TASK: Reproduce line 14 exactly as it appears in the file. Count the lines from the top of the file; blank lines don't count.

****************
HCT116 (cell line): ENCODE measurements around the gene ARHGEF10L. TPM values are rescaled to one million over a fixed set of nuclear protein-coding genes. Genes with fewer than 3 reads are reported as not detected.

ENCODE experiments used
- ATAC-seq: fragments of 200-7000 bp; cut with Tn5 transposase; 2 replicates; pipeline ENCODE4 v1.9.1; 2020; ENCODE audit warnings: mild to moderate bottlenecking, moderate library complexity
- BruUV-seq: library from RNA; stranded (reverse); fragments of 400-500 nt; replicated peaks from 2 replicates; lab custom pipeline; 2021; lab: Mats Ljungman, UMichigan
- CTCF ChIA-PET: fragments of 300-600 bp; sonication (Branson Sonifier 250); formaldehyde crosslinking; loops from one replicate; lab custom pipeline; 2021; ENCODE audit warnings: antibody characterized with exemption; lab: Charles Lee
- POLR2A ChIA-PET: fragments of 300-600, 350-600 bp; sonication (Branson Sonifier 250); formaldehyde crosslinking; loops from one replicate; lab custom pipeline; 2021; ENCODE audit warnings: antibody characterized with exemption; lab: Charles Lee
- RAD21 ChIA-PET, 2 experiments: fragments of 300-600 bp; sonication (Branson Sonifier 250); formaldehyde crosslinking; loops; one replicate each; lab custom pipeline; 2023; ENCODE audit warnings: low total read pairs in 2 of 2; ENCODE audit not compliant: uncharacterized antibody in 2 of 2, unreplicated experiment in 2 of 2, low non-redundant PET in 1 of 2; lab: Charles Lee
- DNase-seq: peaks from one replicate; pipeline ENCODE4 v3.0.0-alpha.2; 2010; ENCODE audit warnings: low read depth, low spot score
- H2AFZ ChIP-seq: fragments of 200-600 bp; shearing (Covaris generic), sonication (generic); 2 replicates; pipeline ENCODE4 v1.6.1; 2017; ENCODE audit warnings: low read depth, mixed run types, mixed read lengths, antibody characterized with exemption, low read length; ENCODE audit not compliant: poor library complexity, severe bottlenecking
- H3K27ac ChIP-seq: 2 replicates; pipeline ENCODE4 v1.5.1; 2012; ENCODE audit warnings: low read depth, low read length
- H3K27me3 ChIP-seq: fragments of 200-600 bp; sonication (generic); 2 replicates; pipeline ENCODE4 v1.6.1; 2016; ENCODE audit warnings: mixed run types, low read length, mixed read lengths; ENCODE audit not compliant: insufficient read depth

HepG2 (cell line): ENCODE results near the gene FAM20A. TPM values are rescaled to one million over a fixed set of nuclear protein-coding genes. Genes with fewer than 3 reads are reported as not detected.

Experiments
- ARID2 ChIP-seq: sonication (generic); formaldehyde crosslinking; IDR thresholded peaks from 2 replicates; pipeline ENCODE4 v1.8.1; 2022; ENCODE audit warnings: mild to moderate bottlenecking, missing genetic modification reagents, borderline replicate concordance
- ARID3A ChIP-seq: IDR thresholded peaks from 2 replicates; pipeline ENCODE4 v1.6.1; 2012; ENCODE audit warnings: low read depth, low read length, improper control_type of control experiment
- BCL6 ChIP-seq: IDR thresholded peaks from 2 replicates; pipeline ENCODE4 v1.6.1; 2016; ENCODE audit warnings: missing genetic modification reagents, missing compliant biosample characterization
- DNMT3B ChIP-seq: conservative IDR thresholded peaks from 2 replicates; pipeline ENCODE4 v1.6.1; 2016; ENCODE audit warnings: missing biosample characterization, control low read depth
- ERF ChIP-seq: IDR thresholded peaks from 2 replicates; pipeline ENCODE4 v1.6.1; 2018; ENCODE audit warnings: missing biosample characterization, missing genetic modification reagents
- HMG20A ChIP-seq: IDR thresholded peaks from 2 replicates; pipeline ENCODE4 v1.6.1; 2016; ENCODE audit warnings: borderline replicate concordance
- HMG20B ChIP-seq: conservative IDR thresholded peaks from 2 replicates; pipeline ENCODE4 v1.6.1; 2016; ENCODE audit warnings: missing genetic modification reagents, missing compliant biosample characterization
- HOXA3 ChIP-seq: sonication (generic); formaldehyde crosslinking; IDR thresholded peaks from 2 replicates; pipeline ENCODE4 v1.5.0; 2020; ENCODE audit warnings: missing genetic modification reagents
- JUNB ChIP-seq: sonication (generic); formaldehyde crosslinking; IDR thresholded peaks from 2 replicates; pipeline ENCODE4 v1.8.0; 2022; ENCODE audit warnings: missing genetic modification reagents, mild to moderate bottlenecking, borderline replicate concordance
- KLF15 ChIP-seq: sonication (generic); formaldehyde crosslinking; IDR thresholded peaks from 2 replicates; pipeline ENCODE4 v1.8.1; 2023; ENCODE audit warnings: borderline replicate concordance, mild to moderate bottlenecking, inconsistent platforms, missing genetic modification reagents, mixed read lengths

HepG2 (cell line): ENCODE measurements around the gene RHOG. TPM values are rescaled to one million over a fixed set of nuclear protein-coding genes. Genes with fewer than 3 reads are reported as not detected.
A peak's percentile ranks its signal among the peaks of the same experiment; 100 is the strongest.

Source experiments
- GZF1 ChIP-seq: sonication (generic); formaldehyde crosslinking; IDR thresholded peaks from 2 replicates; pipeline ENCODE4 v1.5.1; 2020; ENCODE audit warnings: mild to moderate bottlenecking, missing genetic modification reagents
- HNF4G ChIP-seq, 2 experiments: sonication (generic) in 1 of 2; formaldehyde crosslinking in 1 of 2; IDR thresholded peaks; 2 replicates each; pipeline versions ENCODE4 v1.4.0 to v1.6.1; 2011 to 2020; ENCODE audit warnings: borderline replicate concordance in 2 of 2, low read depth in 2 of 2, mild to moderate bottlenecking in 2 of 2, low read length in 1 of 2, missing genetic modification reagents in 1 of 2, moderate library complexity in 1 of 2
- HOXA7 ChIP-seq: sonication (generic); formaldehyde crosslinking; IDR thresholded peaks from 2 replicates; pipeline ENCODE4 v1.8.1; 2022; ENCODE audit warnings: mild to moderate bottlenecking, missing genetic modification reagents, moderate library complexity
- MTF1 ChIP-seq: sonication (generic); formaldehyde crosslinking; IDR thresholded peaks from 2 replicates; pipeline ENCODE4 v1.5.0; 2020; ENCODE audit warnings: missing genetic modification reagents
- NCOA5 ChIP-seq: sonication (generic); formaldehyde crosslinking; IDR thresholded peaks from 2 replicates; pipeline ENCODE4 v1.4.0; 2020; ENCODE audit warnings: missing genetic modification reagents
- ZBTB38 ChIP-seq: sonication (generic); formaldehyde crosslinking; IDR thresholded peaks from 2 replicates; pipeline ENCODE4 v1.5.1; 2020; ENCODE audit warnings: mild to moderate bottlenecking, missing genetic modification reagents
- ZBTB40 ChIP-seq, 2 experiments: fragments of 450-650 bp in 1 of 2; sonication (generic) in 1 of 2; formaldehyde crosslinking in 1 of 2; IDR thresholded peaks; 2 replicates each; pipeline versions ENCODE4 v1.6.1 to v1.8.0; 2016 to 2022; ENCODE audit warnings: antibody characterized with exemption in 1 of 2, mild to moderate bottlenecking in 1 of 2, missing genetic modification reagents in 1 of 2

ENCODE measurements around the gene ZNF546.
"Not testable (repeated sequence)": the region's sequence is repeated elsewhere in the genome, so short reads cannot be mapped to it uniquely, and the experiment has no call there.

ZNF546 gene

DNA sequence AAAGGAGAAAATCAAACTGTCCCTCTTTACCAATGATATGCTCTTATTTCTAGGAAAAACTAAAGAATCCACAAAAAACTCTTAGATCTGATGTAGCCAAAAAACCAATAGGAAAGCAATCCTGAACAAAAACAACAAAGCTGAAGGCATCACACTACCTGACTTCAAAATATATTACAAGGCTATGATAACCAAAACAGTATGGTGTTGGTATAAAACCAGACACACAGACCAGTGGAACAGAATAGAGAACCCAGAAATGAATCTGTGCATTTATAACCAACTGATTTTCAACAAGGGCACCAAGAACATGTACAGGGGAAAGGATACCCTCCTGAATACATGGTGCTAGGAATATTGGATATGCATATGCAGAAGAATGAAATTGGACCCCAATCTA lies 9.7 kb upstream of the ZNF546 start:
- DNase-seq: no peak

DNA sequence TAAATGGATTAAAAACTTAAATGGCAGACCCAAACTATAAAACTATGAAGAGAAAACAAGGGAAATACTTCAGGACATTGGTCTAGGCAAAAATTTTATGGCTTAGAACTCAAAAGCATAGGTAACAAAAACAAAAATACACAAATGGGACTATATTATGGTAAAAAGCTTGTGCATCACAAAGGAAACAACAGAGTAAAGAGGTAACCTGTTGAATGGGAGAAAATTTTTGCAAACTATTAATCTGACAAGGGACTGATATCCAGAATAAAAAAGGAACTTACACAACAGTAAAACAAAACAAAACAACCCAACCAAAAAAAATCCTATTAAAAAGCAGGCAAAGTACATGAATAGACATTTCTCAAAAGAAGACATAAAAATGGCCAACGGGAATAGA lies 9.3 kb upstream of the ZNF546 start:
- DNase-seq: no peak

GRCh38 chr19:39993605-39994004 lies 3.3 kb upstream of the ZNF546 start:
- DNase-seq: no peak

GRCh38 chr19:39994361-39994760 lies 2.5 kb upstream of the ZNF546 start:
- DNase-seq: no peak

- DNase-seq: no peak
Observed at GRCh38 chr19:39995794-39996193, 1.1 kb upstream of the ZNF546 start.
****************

- ARID2 ChIP-seq: sonication (generic); formaldehyde crosslinking; IDR thresholded peaks from 2 replicates; pipeline ENCODE4 v1.8.1; 2022; ENCODE audit warnings: mild to moderate bottlenecking, missing genetic modification reagents, borderline replicate concordance